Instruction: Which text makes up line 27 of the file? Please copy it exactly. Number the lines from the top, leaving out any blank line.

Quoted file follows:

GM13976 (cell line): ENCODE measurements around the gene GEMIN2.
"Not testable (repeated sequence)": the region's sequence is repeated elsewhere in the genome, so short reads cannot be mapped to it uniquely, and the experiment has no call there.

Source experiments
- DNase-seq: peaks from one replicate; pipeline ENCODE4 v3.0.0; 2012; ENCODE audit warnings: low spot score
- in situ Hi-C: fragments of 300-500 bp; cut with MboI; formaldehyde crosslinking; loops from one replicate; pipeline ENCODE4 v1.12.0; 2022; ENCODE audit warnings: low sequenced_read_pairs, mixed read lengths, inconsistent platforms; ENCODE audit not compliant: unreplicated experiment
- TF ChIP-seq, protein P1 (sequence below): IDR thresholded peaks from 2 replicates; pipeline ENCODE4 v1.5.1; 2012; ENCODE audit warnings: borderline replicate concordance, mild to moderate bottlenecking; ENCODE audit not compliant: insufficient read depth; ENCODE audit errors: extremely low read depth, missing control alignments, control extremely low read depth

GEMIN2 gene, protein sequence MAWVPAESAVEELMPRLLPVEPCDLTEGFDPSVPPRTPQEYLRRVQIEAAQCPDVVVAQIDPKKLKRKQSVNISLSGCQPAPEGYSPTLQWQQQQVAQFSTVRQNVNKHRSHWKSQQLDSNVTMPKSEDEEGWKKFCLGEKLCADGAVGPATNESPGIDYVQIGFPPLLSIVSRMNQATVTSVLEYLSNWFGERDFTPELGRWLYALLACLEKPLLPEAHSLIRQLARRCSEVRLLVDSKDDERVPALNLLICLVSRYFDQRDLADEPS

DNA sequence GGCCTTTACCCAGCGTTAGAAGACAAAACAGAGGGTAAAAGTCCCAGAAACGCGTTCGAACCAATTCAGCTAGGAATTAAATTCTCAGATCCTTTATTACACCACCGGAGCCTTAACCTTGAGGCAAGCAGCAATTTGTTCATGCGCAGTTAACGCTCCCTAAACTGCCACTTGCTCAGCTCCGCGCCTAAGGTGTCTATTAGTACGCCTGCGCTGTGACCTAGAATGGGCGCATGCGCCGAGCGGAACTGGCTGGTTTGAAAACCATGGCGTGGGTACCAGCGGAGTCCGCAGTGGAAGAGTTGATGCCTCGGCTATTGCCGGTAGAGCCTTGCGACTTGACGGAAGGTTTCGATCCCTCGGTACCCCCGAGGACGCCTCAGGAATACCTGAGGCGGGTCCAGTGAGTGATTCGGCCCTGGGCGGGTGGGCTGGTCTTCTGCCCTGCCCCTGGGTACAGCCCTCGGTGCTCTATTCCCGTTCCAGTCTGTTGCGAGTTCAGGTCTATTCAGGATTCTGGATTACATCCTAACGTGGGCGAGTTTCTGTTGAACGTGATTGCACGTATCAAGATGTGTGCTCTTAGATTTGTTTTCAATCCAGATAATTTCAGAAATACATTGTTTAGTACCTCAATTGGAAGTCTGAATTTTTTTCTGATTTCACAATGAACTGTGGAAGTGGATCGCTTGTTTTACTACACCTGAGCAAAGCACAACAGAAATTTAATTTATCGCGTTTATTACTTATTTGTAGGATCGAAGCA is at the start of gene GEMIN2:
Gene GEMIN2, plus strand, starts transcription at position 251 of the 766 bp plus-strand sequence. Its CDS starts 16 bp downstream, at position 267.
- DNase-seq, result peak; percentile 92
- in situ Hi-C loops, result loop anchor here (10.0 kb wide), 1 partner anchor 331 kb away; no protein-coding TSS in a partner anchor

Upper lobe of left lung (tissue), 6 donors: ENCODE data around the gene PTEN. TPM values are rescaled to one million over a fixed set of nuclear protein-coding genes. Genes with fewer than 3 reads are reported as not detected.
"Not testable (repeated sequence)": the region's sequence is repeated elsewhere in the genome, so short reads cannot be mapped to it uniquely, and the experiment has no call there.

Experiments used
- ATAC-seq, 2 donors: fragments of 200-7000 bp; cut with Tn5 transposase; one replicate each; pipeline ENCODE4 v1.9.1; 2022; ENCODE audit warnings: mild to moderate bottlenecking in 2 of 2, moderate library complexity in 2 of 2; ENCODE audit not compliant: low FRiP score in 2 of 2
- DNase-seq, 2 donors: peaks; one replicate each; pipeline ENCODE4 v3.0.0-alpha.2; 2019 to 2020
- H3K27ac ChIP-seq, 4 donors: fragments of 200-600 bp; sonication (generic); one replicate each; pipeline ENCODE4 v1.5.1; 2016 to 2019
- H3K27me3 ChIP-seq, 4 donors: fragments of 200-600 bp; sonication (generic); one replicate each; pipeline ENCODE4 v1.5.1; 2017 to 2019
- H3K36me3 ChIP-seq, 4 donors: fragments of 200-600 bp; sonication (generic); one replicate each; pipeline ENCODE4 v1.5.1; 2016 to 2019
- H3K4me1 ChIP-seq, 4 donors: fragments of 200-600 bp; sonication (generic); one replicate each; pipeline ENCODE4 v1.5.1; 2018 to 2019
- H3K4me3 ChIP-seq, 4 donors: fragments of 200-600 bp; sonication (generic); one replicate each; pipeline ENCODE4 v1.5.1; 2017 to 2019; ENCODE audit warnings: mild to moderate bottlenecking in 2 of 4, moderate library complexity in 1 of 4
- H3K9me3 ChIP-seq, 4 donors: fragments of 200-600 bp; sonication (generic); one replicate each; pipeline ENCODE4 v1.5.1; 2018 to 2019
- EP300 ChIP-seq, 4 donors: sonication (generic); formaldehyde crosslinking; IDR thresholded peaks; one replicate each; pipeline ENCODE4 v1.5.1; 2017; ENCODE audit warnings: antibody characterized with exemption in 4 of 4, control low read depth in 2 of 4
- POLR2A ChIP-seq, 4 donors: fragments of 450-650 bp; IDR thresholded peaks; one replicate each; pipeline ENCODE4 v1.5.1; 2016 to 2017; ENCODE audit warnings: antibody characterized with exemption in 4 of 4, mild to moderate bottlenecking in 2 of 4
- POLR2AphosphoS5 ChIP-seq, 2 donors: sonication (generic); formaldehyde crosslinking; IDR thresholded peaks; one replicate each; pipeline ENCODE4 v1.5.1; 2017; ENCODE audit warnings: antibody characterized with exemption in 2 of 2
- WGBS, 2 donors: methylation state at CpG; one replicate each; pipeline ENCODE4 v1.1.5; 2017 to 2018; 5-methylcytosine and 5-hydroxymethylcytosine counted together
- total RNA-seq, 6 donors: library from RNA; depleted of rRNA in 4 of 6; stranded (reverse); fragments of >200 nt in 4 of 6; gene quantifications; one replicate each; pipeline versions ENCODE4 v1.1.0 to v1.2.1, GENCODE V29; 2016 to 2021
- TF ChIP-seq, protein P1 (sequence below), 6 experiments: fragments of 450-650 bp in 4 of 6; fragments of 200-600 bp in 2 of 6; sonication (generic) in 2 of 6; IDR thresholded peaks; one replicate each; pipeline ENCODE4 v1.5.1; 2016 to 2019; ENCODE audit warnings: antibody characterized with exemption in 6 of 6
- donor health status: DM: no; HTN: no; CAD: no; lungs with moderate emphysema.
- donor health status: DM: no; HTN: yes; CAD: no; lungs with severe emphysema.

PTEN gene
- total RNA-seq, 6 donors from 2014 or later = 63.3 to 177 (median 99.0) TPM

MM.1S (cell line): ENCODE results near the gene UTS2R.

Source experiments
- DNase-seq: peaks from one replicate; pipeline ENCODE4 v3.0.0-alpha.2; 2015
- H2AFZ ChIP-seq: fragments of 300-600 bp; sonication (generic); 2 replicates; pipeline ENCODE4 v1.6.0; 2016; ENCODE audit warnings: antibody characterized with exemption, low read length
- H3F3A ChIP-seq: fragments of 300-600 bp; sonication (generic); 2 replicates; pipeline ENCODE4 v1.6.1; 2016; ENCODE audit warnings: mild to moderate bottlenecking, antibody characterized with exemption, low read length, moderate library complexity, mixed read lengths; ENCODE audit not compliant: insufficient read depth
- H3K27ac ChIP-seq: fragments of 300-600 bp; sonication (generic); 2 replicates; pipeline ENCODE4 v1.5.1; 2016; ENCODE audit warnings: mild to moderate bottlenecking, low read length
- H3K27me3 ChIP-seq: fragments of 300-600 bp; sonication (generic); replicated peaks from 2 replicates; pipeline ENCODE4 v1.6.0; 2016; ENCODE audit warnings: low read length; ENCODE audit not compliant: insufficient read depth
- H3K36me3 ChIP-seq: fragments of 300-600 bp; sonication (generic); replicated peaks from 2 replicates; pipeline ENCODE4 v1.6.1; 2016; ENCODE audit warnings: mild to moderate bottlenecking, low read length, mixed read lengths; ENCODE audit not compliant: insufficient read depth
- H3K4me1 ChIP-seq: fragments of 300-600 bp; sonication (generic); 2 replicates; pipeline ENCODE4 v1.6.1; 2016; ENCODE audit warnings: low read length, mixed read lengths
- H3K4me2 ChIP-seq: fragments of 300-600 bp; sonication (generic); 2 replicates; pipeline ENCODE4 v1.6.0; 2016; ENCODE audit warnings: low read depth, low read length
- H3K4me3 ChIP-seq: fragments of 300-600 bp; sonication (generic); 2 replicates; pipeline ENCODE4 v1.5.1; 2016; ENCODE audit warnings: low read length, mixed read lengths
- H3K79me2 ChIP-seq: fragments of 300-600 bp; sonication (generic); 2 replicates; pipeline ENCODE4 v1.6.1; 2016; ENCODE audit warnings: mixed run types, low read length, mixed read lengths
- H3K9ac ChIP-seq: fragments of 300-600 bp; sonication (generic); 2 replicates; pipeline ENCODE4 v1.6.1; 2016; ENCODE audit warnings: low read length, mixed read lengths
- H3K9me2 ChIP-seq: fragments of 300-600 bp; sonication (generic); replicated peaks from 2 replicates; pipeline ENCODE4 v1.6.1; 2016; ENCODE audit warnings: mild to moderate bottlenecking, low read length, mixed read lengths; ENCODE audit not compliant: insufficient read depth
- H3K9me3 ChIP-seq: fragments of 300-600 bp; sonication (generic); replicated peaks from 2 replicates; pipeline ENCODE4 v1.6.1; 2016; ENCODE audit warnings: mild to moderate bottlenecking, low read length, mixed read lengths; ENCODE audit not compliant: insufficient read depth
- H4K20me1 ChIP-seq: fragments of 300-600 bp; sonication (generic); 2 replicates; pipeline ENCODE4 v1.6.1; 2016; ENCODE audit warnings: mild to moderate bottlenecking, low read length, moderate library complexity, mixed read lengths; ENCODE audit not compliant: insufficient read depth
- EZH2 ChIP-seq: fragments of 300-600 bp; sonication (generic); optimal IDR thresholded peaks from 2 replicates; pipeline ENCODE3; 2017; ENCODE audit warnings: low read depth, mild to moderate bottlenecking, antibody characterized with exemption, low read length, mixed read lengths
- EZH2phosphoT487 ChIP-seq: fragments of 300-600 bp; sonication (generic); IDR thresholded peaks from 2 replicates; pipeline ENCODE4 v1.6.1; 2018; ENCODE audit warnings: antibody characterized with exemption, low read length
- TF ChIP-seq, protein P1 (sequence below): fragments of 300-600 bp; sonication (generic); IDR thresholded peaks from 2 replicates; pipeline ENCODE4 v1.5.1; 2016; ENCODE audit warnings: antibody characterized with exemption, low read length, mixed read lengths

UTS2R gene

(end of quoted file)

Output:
- total RNA-seq, 6 donors: library from RNA; depleted of rRNA in 4 of 6; stranded (reverse); fragments of >200 nt in 4 of 6; gene quantifications; one replicate each; pipeline versions ENCODE4 v1.1.0 to v1.2.1, GENCODE V29; 2016 to 2021